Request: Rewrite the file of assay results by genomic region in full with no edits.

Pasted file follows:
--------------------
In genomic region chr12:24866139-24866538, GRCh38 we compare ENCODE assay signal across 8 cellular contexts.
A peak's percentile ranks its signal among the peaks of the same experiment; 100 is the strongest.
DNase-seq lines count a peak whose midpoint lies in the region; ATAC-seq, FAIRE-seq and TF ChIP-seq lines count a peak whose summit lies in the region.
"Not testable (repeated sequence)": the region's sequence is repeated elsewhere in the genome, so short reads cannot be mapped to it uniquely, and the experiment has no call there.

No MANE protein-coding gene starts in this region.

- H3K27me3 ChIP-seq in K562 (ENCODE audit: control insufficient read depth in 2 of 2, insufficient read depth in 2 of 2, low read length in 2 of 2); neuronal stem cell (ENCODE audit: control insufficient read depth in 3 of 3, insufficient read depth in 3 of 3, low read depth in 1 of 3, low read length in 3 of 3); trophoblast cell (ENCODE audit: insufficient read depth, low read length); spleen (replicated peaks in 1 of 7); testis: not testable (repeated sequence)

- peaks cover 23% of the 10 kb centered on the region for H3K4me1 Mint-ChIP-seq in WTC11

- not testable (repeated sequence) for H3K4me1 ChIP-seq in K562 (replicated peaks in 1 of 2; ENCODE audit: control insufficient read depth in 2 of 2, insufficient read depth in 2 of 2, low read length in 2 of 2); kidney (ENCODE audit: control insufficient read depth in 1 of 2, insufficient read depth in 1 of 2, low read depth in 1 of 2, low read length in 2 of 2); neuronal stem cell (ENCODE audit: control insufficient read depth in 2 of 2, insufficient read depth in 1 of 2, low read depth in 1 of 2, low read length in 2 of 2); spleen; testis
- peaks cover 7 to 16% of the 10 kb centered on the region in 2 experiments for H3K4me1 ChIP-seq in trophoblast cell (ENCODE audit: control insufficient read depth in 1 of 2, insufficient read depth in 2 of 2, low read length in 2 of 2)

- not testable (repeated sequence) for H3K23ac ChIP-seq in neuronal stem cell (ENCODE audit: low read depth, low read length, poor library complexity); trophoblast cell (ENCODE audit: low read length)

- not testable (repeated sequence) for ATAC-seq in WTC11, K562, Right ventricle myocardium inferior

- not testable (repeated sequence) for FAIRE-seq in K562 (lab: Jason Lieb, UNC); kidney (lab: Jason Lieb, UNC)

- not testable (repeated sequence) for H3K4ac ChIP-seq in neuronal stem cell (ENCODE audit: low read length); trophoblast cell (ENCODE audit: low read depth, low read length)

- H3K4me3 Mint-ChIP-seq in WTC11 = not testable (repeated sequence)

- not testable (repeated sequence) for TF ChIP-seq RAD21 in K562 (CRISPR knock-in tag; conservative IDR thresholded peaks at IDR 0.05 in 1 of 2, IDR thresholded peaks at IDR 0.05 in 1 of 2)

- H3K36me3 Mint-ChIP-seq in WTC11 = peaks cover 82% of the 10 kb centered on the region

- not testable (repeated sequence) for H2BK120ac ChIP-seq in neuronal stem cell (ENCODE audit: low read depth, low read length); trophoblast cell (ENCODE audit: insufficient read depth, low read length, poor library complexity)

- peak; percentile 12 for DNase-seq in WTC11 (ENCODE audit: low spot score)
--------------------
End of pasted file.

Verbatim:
In genomic region chr12:24866139-24866538, GRCh38 we compare ENCODE assay signal across 8 cellular contexts.
A peak's percentile ranks its signal among the peaks of the same experiment; 100 is the strongest.
DNase-seq lines count a peak whose midpoint lies in the region; ATAC-seq, FAIRE-seq and TF ChIP-seq lines count a peak whose summit lies in the region.
"Not testable (repeated sequence)": the region's sequence is repeated elsewhere in the genome, so short reads cannot be mapped to it uniquely, and the experiment has no call there.

No MANE protein-coding gene starts in this region.

- H3K27me3 ChIP-seq in K562 (ENCODE audit: control insufficient read depth in 2 of 2, insufficient read depth in 2 of 2, low read length in 2 of 2); neuronal stem cell (ENCODE audit: control insufficient read depth in 3 of 3, insufficient read depth in 3 of 3, low read depth in 1 of 3, low read length in 3 of 3); trophoblast cell (ENCODE audit: insufficient read depth, low read length); spleen (replicated peaks in 1 of 7); testis: not testable (repeated sequence)

- peaks cover 23% of the 10 kb centered on the region for H3K4me1 Mint-ChIP-seq in WTC11

- not testable (repeated sequence) for H3K4me1 ChIP-seq in K562 (replicated peaks in 1 of 2; ENCODE audit: control insufficient read depth in 2 of 2, insufficient read depth in 2 of 2, low read length in 2 of 2); kidney (ENCODE audit: control insufficient read depth in 1 of 2, insufficient read depth in 1 of 2, low read depth in 1 of 2, low read length in 2 of 2); neuronal stem cell (ENCODE audit: control insufficient read depth in 2 of 2, insufficient read depth in 1 of 2, low read depth in 1 of 2, low read length in 2 of 2); spleen; testis
- peaks cover 7 to 16% of the 10 kb centered on the region in 2 experiments for H3K4me1 ChIP-seq in trophoblast cell (ENCODE audit: control insufficient read depth in 1 of 2, insufficient read depth in 2 of 2, low read length in 2 of 2)

- not testable (repeated sequence) for H3K23ac ChIP-seq in neuronal stem cell (ENCODE audit: low read depth, low read length, poor library complexity); trophoblast cell (ENCODE audit: low read length)

- not testable (repeated sequence) for ATAC-seq in WTC11, K562, Right ventricle myocardium inferior

- not testable (repeated sequence) for FAIRE-seq in K562 (lab: Jason Lieb, UNC); kidney (lab: Jason Lieb, UNC)

- not testable (repeated sequence) for H3K4ac ChIP-seq in neuronal stem cell (ENCODE audit: low read length); trophoblast cell (ENCODE audit: low read depth, low read length)

- H3K4me3 Mint-ChIP-seq in WTC11 = not testable (repeated sequence)

- not testable (repeated sequence) for TF ChIP-seq RAD21 in K562 (CRISPR knock-in tag; conservative IDR thresholded peaks at IDR 0.05 in 1 of 2, IDR thresholded peaks at IDR 0.05 in 1 of 2)

- H3K36me3 Mint-ChIP-seq in WTC11 = peaks cover 82% of the 10 kb centered on the region

- not testable (repeated sequence) for H2BK120ac ChIP-seq in neuronal stem cell (ENCODE audit: low read depth, low read length); trophoblast cell (ENCODE audit: insufficient read depth, low read length, poor library complexity)

- peak; percentile 12 for DNase-seq in WTC11 (ENCODE audit: low spot score)